1. Thank God for Medicare (and supplemental insurance)! I am certain the devastation of losing my mother would have only been exacerbated had we been left with the $300k in medical bills she incurred trying to stay alive.
2.Thankfully, Obama (what a pompous ass) and Nancy Pelosi(wicked witch of the west) did NOT railroad their Gestapo healthcare reform too soon. My mother was at least able to access care vs. being deemed too old to waste resources on…(don’t even try to tell me this isn’t going to happen in the future)
3. It is good to believe in something. My father has seemed to avoid believing in anything for 78 years; Mom believed enough for both of them. Grieving my mother’s death, he is searching for answers and some proof that my Mother lives on. So can you only grow through pain and loss? I’m not sure, but it is heart-breaking and yet rather fascinating to watch. I have a friend who shared two of his favorite sayings with me (he has cancer): "Enlightenment is nothing more than the complete absence of resistance to what is" and "It's as easy to gain enlightenment by falling off a bar stool as through meditation."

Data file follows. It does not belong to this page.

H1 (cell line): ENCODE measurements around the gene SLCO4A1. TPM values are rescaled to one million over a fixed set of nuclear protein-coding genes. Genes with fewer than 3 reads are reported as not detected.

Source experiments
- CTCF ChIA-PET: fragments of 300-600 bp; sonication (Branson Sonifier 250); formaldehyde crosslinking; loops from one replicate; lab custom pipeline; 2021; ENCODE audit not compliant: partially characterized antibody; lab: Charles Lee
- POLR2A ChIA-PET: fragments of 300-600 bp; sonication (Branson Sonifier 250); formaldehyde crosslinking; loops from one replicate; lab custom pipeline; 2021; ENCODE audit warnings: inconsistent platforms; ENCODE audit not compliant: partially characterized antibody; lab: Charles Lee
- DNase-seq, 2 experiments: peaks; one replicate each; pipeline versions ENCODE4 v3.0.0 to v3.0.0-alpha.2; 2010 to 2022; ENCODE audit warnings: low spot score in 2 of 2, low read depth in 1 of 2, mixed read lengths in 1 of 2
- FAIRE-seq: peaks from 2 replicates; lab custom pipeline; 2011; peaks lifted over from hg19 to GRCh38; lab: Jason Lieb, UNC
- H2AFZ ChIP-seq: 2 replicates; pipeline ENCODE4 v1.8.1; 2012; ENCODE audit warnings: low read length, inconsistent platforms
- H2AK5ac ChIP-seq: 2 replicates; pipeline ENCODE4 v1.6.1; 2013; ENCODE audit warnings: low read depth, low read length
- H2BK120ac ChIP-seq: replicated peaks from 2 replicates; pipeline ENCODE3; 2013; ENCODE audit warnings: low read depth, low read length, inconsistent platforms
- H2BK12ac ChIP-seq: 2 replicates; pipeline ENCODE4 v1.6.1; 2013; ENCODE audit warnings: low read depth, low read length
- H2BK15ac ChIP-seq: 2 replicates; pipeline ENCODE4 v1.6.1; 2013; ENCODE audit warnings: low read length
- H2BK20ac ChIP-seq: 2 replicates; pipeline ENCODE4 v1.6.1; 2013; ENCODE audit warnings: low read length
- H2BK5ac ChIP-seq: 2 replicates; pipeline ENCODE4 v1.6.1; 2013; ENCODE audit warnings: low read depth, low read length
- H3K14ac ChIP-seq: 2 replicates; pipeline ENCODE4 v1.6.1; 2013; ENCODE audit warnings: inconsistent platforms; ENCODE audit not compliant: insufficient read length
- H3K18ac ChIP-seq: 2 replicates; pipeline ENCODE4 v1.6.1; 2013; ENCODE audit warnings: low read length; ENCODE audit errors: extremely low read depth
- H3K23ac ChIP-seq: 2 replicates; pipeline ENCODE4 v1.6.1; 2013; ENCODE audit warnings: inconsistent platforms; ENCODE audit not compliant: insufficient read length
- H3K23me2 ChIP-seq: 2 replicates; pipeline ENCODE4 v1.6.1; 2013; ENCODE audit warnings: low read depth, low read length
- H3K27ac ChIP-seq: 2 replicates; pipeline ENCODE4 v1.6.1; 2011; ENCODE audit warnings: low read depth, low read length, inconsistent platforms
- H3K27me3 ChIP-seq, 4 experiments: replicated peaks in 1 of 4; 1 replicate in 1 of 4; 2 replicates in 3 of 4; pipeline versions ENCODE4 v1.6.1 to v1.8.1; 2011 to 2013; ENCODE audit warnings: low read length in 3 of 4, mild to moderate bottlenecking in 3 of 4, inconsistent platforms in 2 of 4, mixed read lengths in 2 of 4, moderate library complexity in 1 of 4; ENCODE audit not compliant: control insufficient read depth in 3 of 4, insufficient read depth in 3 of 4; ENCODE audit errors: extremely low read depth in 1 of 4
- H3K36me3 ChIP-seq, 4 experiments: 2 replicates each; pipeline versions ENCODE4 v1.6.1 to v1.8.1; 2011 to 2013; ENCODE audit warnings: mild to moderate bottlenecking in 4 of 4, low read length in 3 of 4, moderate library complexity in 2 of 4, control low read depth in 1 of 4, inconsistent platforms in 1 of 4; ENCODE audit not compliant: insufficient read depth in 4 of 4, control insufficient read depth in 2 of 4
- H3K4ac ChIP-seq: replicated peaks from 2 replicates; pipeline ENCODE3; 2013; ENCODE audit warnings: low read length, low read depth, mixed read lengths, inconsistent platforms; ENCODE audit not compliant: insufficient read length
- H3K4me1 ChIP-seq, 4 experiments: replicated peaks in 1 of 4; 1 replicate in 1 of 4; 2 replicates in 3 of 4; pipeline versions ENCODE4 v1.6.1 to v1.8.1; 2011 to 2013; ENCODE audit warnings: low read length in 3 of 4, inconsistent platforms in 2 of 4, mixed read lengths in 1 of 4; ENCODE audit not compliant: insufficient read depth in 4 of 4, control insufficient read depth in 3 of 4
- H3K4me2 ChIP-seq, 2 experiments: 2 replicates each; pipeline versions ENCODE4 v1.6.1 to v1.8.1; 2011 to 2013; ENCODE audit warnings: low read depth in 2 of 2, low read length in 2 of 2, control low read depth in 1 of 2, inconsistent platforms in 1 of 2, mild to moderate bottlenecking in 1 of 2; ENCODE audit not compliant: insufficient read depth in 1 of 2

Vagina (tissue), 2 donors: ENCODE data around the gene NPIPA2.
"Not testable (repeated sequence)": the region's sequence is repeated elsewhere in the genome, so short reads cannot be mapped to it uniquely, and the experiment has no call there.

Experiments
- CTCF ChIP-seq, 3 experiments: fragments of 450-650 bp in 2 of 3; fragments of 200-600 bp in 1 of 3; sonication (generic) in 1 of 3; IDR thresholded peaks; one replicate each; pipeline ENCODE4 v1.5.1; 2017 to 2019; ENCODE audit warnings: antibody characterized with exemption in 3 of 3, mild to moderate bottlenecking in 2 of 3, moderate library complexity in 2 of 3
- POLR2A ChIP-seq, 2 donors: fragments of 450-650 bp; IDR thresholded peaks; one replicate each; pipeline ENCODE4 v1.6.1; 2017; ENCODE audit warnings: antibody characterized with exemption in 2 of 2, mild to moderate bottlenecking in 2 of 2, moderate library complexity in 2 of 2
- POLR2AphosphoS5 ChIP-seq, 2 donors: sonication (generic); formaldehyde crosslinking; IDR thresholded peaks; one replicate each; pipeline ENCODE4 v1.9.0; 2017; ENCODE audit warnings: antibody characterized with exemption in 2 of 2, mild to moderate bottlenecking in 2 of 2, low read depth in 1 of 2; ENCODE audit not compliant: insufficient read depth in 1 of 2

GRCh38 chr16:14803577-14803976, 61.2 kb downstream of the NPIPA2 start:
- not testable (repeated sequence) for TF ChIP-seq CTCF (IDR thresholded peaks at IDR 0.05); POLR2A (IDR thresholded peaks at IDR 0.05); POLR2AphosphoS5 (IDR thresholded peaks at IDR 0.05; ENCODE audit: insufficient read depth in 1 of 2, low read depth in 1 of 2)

4.I will leave letters and videos behind for my children.. After surgery in August, we lost pieces of my Mom’s lucidity, and she became more child-like with only glimpses of the funny, savvy, independent person she was before. During the last month of her life, she often was confused and scared, which haunts me still. It probably sounds stupid, but I longed for her to tell me that leaving us was going to be okay, that she had made peace with her imminent death. I wanted her to tell me how to grieve her, how to best honor her when she was gone. While she outlined her funeral plans and wrote some notes for her eulogy, I wanted a letter, a video, to hear her voice, her wisdom, and her love left for me in some tangible form.